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George Eliot (Mary Anne Evans) was a great believer in the power of empathy to move her readers. Back when she was writing in the 19th century, empathy was generally known as ‘sympathy’.
This is a classic short-story from Ursula Le Guin, one of the greatest sci-fi writers ever. You can find it in her collection The Wind’s Twelve Quarters. It’s not long but it has a powerful empathic message at the heart of it.
With touching detail, Shaun Tan's picture book tells the story of a migrant family, seeking refuge and asylum in a strange new city. By depicting this new city as an alienating, science-fiction world, Tan performs a neat trick on our empathy glands.
In Summer 2013, a graduation speech given by the idiosyncratic novelist, short-story genius and children’s author George Saunders went viral.
When I first read this children’s book, I was desperate to give it to everyone I knew- first my flatmate, then my parents. In fact, I wanted to have kids so I could share it with them about ten years later (it‘s still waiting patiently on my shelf for that moment).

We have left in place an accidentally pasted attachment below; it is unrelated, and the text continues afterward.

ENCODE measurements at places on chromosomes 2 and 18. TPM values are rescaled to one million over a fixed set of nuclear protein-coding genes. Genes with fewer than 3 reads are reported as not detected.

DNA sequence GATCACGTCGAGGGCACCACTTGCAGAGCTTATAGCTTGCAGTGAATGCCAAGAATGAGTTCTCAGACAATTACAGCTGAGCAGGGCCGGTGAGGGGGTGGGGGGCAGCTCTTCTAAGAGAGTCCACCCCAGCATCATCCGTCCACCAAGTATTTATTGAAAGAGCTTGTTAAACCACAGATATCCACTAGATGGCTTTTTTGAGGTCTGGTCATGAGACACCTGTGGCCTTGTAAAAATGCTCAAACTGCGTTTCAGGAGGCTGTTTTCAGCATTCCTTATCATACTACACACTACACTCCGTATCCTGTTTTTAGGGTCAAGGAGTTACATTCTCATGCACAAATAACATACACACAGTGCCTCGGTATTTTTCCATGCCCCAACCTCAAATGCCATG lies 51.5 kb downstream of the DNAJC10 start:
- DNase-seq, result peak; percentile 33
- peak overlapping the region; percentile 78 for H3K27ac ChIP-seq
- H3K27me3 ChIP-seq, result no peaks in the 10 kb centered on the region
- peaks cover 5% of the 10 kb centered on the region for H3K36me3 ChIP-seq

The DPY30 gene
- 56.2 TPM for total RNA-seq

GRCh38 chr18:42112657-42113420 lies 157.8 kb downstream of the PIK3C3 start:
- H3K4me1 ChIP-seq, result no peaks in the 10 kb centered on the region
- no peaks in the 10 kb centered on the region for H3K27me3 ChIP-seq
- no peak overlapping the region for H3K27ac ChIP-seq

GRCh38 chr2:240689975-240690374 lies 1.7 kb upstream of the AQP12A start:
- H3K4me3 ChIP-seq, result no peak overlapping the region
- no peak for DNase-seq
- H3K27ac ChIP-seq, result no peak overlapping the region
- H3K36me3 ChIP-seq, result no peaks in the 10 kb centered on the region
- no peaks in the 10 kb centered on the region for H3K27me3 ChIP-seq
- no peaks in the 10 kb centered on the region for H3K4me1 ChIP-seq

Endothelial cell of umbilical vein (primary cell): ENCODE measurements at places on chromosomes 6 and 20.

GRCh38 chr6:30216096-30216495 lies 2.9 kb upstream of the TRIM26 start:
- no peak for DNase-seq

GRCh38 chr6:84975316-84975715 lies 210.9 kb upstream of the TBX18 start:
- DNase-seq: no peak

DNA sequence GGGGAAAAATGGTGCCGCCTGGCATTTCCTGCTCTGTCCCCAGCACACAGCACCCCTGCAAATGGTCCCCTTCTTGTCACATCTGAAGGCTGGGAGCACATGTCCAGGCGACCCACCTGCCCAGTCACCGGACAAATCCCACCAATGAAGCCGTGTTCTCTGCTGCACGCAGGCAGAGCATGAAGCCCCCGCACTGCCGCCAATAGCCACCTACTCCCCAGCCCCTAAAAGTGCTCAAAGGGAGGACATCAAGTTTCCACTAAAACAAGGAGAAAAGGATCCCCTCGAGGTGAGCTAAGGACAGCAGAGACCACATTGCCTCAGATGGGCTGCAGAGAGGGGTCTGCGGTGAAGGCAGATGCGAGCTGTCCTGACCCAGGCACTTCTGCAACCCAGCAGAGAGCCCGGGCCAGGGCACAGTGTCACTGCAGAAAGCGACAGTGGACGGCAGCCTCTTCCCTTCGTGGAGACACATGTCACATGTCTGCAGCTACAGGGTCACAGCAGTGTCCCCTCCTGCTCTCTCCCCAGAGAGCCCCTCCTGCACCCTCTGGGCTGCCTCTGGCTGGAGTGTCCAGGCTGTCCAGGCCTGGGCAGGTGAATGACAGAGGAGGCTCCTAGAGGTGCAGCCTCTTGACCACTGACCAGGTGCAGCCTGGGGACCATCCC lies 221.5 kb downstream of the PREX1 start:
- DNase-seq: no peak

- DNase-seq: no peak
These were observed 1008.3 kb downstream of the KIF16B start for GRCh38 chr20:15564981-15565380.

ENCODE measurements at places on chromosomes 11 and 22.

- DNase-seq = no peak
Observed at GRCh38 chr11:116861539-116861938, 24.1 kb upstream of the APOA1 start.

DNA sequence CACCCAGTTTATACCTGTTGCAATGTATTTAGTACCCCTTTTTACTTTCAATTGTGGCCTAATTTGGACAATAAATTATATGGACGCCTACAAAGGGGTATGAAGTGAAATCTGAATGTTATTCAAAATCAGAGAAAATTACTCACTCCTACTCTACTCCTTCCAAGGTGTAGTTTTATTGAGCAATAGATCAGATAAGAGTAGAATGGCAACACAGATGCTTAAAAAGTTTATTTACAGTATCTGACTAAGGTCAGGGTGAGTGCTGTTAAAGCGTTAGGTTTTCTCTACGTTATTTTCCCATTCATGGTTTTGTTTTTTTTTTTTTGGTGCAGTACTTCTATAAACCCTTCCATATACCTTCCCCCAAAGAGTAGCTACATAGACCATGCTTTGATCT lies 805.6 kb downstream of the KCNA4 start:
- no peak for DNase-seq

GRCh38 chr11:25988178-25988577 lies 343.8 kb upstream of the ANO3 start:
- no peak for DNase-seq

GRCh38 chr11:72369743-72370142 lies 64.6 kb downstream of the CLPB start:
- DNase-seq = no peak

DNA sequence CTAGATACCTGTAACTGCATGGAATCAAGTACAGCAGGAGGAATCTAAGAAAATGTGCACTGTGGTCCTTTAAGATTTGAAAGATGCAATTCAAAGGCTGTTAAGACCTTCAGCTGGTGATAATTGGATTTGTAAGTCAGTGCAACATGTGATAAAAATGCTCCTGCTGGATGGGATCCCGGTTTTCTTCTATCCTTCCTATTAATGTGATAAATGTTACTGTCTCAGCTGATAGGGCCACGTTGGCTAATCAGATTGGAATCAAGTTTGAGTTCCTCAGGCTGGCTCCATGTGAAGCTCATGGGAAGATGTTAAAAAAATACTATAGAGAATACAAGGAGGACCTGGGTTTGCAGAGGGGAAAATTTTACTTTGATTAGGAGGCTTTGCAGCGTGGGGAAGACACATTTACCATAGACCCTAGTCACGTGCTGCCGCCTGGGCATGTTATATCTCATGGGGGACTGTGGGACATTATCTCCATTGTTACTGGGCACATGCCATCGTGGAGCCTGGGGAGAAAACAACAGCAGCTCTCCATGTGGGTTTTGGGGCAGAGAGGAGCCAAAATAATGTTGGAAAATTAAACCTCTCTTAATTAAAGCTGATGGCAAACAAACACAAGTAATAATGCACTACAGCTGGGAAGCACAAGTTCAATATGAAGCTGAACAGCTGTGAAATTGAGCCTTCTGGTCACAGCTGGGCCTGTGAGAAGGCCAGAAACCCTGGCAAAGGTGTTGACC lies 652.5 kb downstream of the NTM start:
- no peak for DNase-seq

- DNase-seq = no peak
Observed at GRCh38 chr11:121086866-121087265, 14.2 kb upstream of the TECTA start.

‘Dear Joe, your wild noisy huge brother/is dead. I couldn’t do what my parents did/bring two boys, four years apart, through the maze.’
‘I won’t describe what I look like. Whatever you’re thinking, it’s probably worse.’
This is another of that very special kind of picture book which blurs the boundaries between what is for children and what can be appreciated by adults. The poet Michael Rosen wrote the book after the death of his son and Quentin Blake illustrates it sensitively.
It's not a book for the weak hearted.
Actually, it'd be better to say it's not a book for someone who is strong, mentally and emotionally.
The true story of a girl growing up in residential care. Her resilience shines through. It will hopefully inspire other children growing up in residential care to aspire to be more than a statistic.